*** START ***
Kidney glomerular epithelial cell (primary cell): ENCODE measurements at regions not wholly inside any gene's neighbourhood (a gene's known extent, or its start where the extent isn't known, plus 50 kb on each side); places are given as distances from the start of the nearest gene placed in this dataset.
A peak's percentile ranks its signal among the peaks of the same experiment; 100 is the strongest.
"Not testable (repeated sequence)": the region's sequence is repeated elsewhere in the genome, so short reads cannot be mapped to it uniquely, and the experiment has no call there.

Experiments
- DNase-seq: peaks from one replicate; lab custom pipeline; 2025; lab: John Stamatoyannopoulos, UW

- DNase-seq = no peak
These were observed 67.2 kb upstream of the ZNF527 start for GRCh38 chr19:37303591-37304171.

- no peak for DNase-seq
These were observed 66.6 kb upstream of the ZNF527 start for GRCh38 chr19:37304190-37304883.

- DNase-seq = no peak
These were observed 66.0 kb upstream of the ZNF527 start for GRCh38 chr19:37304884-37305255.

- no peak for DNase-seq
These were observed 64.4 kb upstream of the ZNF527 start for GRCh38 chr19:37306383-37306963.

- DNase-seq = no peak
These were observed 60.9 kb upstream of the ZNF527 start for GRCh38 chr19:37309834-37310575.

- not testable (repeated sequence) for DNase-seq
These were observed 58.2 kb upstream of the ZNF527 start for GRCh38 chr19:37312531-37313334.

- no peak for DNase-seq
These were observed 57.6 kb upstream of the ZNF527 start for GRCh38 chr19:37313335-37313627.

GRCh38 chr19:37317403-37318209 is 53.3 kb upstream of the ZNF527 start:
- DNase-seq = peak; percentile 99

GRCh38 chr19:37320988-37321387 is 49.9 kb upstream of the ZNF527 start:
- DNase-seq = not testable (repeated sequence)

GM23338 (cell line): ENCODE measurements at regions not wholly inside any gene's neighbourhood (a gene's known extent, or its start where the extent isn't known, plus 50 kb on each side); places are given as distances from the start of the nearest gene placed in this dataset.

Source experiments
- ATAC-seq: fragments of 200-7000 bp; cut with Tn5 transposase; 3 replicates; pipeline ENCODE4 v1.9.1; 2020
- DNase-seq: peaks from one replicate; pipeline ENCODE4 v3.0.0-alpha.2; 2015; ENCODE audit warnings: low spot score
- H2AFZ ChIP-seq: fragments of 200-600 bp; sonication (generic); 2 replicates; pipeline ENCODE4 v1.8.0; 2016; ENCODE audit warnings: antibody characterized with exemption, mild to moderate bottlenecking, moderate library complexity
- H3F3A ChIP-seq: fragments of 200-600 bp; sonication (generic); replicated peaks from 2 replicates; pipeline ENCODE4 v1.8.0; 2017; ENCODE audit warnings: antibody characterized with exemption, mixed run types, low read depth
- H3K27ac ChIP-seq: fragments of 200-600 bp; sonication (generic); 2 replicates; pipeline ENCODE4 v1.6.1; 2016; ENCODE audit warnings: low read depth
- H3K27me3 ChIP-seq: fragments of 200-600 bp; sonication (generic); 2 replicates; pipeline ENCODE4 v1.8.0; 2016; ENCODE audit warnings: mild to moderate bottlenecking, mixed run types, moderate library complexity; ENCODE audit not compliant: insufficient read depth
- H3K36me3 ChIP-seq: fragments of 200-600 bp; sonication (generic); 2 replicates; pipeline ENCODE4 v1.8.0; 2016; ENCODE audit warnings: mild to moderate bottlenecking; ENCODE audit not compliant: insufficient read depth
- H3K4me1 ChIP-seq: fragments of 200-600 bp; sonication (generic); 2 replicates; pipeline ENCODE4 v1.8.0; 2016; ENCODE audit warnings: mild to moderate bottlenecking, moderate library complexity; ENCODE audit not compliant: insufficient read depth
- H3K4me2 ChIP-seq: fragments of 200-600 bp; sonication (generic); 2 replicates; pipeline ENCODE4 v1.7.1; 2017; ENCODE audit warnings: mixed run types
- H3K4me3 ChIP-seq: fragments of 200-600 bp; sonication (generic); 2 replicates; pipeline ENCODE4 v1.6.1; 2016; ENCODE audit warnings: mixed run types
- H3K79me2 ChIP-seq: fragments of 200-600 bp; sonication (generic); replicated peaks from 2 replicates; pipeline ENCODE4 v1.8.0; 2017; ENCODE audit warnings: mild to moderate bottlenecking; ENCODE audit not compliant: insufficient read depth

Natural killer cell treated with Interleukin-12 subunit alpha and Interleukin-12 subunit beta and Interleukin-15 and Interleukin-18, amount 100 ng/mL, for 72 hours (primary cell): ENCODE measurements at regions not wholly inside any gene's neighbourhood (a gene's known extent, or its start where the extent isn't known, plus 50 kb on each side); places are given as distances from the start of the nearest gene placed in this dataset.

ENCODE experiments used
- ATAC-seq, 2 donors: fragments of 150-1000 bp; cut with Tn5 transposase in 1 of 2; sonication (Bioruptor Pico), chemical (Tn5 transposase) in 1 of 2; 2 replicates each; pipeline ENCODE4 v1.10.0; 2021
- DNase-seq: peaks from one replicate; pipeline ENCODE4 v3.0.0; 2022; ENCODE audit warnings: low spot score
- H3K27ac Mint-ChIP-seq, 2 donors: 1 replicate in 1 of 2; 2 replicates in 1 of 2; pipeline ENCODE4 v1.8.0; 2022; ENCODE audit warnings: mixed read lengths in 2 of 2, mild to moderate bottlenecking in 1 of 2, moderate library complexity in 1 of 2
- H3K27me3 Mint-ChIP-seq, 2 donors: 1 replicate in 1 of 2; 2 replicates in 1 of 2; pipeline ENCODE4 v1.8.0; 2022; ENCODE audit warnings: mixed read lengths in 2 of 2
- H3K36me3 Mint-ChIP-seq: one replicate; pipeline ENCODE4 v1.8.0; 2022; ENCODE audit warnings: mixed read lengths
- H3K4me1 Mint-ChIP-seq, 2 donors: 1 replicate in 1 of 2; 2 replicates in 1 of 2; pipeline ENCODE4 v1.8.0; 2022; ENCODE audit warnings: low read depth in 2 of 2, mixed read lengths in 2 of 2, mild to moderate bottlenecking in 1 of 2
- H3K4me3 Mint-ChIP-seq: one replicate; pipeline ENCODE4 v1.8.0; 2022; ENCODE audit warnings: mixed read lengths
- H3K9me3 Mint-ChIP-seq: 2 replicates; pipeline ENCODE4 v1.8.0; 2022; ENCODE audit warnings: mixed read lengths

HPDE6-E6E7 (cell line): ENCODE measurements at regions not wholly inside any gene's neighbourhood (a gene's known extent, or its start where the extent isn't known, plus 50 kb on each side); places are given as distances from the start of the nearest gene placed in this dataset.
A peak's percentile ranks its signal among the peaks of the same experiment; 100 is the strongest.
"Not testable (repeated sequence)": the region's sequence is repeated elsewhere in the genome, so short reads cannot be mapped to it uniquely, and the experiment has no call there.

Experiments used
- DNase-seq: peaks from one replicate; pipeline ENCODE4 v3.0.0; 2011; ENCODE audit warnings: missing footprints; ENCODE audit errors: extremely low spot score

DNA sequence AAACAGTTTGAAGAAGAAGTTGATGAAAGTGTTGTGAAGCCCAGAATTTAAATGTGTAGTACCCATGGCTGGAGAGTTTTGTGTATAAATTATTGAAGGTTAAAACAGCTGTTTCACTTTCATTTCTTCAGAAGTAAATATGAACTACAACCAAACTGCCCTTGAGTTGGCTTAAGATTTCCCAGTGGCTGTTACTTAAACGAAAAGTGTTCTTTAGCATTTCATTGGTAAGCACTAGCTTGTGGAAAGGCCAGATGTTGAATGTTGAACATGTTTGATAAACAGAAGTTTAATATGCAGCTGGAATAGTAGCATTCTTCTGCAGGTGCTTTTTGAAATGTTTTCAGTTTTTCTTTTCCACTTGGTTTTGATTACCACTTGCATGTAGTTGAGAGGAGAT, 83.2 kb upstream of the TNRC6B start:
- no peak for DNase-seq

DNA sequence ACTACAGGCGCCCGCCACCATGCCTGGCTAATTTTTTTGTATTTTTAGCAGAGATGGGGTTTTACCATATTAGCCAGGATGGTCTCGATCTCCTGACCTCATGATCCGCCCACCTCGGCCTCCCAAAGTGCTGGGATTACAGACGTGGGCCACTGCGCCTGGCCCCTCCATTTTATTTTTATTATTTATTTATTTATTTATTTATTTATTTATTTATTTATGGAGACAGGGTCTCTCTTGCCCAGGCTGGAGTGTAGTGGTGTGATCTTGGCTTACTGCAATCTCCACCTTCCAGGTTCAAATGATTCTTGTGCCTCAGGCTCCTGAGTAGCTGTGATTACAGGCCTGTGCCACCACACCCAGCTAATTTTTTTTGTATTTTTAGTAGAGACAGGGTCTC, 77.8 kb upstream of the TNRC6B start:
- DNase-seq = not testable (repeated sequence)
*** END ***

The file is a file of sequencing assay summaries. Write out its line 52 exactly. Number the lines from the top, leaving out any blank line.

DNA sequence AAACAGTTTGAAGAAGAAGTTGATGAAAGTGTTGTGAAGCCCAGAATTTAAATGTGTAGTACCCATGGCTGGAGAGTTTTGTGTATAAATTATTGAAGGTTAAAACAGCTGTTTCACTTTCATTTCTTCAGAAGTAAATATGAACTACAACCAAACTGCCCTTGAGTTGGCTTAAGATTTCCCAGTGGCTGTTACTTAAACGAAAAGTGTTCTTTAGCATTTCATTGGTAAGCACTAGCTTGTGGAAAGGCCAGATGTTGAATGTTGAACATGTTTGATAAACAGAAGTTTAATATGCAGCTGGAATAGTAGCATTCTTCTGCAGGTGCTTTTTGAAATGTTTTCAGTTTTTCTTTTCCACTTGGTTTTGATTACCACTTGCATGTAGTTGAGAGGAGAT, 83.2 kb upstream of the TNRC6B start: